Western Nebraska Observer - Observations all along the line - Kimball & the Southern Panhandle First

The Chamber focuses on promoting local businesses

Will sponsor fewer community events


What does a Chamber of Commerce do?

Every chamber’s missions may vary, according to the online encyclopedia, Wikipedia, but they all tend to focus to some degree on five primary goals: building communities; promoting those communities; striving to ensure future prosperity; representing the unified voice of the employer community; and reducing transactional friction through well-functioning networks.

Chambers have other features in common as well. Most are led by private-sector employers, self-funded, organized around boards/committees of volunteers and independent. They share a common ambition for sustained prosperity of their community/region, built on thriving employers. Most are ardent proponents of the free market system.

Kimball and Banner County businesses voluntarily pay the chamber for membership. This membership, acting collectively, elects a board of directors and/or executive council to set policy for, and guide the workings of, the chamber. The board or executive committee hires a director for the chamber, locally Jo Caskey was hired to run the organization.

According to the Kimball Banner Ccounty Chamber Director, Jo Caskey, “A Chamber is a membership driven organization comprised of businesses and business supporters. Its purpose is to promote its business members first, then the rest of the business community, then the community as a whole.”

Caskey stated earlier this month that our chamber would be more focused on the business portion of the Kimball and Banner County Communities and less on community events, such as the fireworks display, coloring contests, poetry contest, yard of the week and similar events that have been long-standing traditions in Kimball that will no longer be sponsored by the local Chamber.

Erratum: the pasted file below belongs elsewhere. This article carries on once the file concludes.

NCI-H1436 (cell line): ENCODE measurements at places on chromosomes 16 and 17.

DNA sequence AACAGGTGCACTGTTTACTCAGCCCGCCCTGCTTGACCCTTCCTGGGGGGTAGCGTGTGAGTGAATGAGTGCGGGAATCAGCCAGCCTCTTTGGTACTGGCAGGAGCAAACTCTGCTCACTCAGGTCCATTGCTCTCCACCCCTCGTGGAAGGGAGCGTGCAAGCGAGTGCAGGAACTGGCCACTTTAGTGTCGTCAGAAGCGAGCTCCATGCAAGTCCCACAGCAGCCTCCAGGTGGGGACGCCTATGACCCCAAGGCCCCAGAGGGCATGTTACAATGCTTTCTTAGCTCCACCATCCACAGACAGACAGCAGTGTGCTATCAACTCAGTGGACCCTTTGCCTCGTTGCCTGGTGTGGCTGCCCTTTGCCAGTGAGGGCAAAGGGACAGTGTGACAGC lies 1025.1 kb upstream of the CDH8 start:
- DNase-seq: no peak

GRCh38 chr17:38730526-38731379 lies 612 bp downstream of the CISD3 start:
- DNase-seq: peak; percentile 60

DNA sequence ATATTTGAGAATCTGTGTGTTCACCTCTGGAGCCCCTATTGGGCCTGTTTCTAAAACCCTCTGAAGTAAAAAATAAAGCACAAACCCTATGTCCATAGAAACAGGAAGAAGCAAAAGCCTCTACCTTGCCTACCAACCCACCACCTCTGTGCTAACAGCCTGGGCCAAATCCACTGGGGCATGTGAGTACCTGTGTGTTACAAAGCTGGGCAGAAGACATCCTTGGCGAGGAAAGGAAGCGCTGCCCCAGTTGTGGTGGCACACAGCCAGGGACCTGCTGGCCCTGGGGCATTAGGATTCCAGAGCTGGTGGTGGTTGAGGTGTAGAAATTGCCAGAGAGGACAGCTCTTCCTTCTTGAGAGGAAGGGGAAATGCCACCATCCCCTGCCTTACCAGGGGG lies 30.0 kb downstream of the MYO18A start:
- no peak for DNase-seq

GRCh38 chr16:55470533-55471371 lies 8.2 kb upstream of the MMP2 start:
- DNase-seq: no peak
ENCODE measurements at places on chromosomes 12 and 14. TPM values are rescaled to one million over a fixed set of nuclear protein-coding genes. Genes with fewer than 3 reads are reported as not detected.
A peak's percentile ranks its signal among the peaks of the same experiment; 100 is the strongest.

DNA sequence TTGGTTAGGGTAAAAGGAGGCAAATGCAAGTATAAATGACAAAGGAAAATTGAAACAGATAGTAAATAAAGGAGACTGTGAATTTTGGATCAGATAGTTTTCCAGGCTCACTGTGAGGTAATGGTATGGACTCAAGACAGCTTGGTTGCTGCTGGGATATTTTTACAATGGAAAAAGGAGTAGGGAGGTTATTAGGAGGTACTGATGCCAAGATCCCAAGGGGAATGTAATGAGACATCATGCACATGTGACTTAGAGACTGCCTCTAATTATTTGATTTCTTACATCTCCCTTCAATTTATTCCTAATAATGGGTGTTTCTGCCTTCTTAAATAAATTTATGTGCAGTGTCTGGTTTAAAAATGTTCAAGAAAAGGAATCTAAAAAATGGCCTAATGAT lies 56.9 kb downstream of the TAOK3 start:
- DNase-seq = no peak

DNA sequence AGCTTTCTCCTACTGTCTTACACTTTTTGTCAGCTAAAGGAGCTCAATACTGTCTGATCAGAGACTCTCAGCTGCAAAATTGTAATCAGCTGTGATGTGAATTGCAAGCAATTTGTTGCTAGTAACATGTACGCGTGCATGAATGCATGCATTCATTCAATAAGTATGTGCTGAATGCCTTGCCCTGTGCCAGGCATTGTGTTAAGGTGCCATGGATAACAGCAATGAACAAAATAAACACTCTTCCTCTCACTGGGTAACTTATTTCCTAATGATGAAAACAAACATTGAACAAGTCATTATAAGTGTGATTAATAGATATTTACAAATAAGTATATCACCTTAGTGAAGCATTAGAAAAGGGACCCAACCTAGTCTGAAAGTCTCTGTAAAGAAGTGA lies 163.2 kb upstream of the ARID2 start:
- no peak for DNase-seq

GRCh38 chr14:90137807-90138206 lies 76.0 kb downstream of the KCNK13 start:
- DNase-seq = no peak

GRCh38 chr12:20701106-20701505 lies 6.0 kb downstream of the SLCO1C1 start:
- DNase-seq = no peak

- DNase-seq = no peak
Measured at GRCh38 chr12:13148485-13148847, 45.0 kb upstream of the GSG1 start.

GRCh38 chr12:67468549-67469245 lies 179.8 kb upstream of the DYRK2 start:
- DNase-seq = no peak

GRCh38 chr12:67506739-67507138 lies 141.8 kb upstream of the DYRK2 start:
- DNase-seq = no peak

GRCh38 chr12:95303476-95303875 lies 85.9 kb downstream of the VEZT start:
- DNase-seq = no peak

One local business owner and active KBCCC member of more than 50 years, who wished to remain unnamed, said that doing away with annual events such as yard of week, pumpkin decorating, parade of lights, the ambassadors, and so forth is a mistake that the Chamber should reconsider.

“Doing a yard of the week, coloring contests, etc. does not support the purpose of a Chamber, nor does it benefit the business community,” Caskey said.

Instead, Caskey and the Chamber board have been working on a “shop local” campaign.

“We are trying to do things to make people realize that if you don’t support your retail community, pretty soon your retail community is not going to be there,” she said in an earlier statement.

In years past, and for several decades, part of the local shopping experience included a large sidewalk sale event.

The final sidewalk sale sponsored by the Chamber was two years ago, according to Caskey, who added that there has not been, nor does she expect, any conversation regarding revitalizing that event.

“Take a look at the composition of the downtown area. At the last sidewalk sale, only four stores participated,” she said. “Why? Basic logistics.”

Caskey further explained that Kimball currently has less than 10 businesses in the area that actually have “product” that could be set on a table on the sidewalk.

“The rest are service businesses or food and beverage establishments. Look at the staff level of those “product” businesses. How many of them have two or more employees? Maybe two of them,” she said. “You don’t put product on the street without a staff person attending it, leaving only one in the store to assist customers there. That is a strain on the business. I attended the last two sidewalk sales and was shocked how few citizens actually showed up to buy. I don’t blame the retailers for not wanting to go through the work to set things up when the community doesn’t turn out.”

Rebecca Brown, owner and operator of Java Blend in downtown Kimball, welcomes new ideas from the Chamber and realizes that they are working hard. But as a chamber member, she added that she would like the Chamber to increase contact with members and ensure the correct information is shared with the online community about local businesses. Brown added that the local Chamber website carries outdated information about her business.

When asked what our local chamber has planned to help get the community involved in supporting our local businesses and if new any new events are in the works Caskey said that she is not yet ready to share the information with the public.


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